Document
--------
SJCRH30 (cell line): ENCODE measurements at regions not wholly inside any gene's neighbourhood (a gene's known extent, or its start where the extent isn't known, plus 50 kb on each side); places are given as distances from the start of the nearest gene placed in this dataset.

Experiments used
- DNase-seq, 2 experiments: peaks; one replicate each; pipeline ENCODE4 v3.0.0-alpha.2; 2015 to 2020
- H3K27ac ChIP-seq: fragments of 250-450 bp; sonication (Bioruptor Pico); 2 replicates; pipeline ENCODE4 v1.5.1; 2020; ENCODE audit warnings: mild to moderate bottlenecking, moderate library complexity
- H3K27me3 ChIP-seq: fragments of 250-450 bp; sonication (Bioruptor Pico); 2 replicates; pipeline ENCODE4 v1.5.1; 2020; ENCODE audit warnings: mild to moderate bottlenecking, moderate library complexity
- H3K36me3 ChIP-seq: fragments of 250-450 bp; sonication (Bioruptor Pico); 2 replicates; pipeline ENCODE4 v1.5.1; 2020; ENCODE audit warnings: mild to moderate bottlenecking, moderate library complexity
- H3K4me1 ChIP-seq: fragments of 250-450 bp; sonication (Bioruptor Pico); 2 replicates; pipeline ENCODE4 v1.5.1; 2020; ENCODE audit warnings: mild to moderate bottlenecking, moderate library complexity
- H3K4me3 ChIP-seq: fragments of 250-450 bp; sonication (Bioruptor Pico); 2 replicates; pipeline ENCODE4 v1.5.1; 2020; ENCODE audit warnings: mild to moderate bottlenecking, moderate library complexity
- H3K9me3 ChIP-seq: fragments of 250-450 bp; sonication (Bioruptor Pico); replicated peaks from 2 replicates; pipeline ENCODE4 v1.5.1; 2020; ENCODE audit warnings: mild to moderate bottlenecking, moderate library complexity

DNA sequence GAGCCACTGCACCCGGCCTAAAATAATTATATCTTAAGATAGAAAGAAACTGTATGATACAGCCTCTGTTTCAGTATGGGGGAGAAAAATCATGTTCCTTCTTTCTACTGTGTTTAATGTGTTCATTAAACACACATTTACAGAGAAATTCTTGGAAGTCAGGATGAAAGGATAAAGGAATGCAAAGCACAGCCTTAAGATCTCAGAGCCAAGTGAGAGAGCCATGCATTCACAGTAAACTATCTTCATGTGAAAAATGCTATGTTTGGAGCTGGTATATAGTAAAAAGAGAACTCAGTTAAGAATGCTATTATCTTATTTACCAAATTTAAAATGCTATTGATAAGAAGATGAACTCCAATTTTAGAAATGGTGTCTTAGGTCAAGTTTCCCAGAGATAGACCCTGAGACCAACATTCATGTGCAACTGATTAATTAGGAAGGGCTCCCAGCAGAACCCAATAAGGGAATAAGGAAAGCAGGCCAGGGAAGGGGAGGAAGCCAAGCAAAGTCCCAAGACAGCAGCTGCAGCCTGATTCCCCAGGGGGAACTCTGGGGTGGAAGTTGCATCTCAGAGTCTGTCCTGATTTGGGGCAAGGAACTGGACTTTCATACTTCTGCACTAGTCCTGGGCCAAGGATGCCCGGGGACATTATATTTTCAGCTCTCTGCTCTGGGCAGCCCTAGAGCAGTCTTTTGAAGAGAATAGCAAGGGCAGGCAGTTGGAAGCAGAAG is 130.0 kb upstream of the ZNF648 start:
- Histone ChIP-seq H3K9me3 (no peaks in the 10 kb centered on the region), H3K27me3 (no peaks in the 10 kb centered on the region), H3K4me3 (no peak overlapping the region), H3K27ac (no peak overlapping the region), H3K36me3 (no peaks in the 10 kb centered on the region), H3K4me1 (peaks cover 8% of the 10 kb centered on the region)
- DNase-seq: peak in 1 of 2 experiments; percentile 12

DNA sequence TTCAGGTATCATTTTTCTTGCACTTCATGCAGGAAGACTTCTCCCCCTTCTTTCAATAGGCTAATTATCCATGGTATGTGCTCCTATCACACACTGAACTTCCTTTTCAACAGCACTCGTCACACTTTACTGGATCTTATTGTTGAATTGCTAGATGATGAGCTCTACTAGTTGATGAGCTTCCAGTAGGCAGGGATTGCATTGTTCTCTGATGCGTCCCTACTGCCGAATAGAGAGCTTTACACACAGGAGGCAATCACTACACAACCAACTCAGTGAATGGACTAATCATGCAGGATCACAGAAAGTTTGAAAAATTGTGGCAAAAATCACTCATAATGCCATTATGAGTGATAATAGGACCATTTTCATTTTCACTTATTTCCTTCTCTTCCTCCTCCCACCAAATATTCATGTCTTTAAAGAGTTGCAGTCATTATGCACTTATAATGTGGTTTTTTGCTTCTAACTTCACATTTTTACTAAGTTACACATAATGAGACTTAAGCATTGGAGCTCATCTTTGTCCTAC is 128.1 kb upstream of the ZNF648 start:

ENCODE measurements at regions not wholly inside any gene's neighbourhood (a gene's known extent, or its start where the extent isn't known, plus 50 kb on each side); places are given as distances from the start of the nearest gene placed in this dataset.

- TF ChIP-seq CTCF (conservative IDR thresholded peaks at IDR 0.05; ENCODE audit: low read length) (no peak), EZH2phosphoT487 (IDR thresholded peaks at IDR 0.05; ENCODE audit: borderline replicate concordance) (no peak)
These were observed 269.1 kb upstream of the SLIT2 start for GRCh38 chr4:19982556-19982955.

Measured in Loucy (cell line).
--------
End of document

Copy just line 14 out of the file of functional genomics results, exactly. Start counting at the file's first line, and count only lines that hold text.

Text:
ENCODE measurements at regions not wholly inside any gene's neighbourhood (a gene's known extent, or its start where the extent isn't known, plus 50 kb on each side); places are given as distances from the start of the nearest gene placed in this dataset.